Tango is more than just a dance. It is the embodiment of passion and sensuality, involving a close connection between two individuals and expressive improvisation. Tango is about leading and following, about sensing and body awareness. But what exactly happens in the body during this kind of interaction and how does it work? What, for instance, enables someone who is improvising to take just the right step at the right moment and thus display good decision-making?
Thinking and feeling
These are the questions that the cognitive scientist Michael Kimmel explores. With the support of the Austrian Science Fund FWF he applies the method of empirical phenomenology to designing a theory of interaction and improvisation skills, thus engaging in pioneering basic research. More specifically, Kimmel investigates the interaction skills of experts and beginners in tango argentino and contact improvisation, aikido, shiatsu and Feldenkrais practice. These disciplines have in common that they require continuous rapport and micro-coordinative as well as improvisational competencies – a fundamental triangle to be studied when exploring the interaction of bodily and cognitive skills.
Cognitive bases of interaction
There is a surge of interest among researchers in this kind of interpersonal coordination. Brain scans permit researchers to observe how brains synchronise while their hosts interact. Insights into interaction will also play an increasingly important role in human-computer interfaces. In a professional setting this is of great relevance, for instance, when it comes to situational awareness in challenging activities such as disaster relief or surgery. But measurements alone will not suffice to describe such highly complex processes. “So far we have few subjective accessing methods”, explains the trained cognition linguist Michael Kimmel, “but there is growing interest in using social-science approaches in cognition science.”
Drawing up an inventory of implicit knowledge
In order to probe the multi-layered mechanisms of implicit knowledge, Kimmel has put together a team of researchers, each of whom is also an expert in one of the physical disciplines he investigates. The team focuses on the active sensory perception of one’s own and the other's body as well as on context-savvy action strategies in real time and the self-structuring required for both facets. In interviews and through methods of “thinking aloud” they have examined in a targeted manner what the respondents felt in their bodies, where they felt it, what their inner perception and the external perception were, which successive actions were planned or what available options they discerned. “We have dissected the experience made by people into thin slices. The challenge is to phrase questions in such a way that the answers tell us something about someone’s body knowledge and do not induce that person to engage in storytelling but have them feel what is going on inside”, notes Kimmel. He explains that this reveals structures of implicit knowledge which “disappeared” in the experts’ bodies. “We assume that there are cognitive bases of these semi- or subconscious structures. We want to assemble and describe this construction kit of basic skills.”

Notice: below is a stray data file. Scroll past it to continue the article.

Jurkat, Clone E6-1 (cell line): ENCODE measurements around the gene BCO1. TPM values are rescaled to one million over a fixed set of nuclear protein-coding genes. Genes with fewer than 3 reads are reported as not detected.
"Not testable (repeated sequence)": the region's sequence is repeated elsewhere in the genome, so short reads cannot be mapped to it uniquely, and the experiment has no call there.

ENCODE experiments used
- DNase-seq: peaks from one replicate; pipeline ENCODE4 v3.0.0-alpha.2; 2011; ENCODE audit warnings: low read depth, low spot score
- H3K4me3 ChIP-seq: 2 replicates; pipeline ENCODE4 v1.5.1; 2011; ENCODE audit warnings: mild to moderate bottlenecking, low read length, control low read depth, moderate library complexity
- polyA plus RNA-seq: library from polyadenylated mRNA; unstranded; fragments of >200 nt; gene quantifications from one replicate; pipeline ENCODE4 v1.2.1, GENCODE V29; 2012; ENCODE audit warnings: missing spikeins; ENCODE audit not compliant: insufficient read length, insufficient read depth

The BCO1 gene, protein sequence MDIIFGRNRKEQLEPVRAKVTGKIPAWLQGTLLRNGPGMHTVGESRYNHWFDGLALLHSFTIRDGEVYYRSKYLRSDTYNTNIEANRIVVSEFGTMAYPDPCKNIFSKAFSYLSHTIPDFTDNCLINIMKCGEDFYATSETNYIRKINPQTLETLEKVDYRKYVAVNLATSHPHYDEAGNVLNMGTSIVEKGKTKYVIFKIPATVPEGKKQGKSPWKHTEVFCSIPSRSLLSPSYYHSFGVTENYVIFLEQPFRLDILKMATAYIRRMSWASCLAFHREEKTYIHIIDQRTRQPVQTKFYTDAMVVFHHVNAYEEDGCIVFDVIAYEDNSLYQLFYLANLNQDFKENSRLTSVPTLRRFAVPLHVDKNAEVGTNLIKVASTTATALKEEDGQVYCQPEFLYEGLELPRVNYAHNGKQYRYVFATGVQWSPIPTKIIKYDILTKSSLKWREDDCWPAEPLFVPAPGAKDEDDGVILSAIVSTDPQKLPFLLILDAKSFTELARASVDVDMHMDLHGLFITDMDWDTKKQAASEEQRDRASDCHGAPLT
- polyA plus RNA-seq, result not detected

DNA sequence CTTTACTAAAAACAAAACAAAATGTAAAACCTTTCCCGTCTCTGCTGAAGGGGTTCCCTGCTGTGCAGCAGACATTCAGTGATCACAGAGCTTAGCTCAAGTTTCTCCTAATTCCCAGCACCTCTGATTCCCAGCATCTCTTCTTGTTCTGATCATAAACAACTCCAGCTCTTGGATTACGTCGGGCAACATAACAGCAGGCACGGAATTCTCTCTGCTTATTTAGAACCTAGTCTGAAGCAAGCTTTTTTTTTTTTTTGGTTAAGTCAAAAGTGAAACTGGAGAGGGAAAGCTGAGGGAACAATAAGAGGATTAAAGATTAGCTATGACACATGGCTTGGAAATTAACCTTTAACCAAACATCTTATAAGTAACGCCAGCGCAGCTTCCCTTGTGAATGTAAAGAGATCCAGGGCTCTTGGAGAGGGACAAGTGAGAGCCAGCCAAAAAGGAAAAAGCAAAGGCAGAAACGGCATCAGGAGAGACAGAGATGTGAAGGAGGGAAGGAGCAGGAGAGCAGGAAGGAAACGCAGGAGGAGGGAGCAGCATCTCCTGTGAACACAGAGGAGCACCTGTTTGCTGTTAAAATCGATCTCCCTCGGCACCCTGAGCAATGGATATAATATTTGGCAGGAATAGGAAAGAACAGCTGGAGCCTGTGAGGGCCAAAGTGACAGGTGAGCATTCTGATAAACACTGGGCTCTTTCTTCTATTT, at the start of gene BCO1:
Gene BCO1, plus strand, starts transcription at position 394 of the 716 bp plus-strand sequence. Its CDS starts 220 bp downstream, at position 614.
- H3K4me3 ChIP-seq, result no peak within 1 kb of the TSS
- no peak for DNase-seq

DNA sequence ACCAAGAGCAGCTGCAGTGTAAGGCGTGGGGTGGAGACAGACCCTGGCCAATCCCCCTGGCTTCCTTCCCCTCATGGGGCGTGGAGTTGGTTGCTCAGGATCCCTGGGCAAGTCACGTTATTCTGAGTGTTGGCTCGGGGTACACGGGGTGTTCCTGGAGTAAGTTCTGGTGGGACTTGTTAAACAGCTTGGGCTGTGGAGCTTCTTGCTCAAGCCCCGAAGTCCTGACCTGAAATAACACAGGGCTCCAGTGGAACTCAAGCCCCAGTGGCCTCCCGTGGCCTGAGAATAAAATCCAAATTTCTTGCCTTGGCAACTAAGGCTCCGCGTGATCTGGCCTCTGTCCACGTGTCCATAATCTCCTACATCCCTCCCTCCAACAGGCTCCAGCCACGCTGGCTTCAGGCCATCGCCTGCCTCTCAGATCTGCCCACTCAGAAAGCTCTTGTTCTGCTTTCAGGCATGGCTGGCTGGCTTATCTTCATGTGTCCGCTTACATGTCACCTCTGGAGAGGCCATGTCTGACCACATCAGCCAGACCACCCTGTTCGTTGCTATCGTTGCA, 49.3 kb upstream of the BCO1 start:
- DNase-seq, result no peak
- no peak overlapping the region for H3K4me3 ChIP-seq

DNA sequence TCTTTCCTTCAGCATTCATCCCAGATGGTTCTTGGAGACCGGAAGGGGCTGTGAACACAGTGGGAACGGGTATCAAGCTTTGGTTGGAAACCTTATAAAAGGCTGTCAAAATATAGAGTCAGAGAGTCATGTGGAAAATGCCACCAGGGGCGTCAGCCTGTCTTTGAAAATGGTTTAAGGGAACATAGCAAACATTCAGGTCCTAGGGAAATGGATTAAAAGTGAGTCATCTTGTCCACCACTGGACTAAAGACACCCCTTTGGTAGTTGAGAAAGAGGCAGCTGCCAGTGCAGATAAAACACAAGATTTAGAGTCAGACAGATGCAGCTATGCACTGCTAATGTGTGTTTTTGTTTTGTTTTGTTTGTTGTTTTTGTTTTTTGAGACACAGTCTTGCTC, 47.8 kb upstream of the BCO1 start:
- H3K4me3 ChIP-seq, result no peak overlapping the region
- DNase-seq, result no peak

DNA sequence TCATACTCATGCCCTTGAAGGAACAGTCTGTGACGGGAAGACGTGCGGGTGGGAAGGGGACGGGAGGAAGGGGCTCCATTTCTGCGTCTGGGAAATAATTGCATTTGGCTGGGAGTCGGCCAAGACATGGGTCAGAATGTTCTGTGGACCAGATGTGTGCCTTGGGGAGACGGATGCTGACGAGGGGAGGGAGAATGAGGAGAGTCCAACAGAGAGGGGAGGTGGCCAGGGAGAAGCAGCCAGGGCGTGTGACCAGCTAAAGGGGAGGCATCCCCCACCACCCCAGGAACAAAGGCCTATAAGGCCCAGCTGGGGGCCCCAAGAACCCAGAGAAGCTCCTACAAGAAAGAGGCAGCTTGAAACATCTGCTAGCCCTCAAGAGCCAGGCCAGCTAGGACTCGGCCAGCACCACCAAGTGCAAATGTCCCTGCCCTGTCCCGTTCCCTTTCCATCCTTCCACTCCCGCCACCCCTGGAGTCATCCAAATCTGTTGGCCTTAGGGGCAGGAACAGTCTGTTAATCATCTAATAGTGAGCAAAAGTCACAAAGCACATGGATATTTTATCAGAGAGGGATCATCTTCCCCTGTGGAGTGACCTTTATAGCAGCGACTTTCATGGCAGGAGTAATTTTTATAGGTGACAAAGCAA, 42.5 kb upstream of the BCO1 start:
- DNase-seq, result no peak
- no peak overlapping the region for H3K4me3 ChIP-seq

Factors for successful interaction
Kimmel explains that well-trained attentional skills and mechanisms of so-called “smart perception” are fundamental for real-time responsiveness and fluid action – and, thus, for social behaviour. Smart perception means being able to comprehend the perceptual structure of a given discipline in a one-shot manner, at a single glance or through briefly touching. In addition, the results of the research project indicate that a repertory of techniques such as steps, rotations or touches make up the building blocks for improvised action. As in any complex physical skill, the co-presence of a person also influences the partner. In this context, the “pre-calibration” of eyes, posture or muscle tension are also factors affecting successful interaction. “Individuals who pay attention to their own role, for instance by adopting a good posture, also have an immediately positive influence on their partners, on their readiness for action and on communication as a whole”, stresses Kimmel.
Body knowledge has a broad range of applications
Apart from decoding body knowledge, the project furnishes additional benefits. The interviewing methods the team uses, which include imagination probes, can be grafted to other fields and used for knowledge transfer e.g. in learning sports, crafts and therapeutic skills. This is important, as knowledge is still not conveyed explicitly in many areas. “Our research provides analytical tools for a variety of communities of practice that face similar basic issues”, notes Kimmel who is convinced that understanding the principles of a body discipline will change one’s outlook. “Knowledge about improvisational body skills makes it easier to cope with the unforeseen in a structured way. And that, by the way, would be another interesting field for research.”
Personal details Michael Kimmel is a cognitive scientist at the University of Vienna. His work in the area of embodiment research deals with embodied interaction and expertise (using phenomenological and biomechanical methods) as well as with the relationship between sensory systems, imagination and language. Kimmel has successfully conducted several projects supported by the FWF. In 2015, a project was started with him as principal investigator on the topic of “embodied creativity in dyads” at the University of Vienna’s “Cognitive Science” research platform.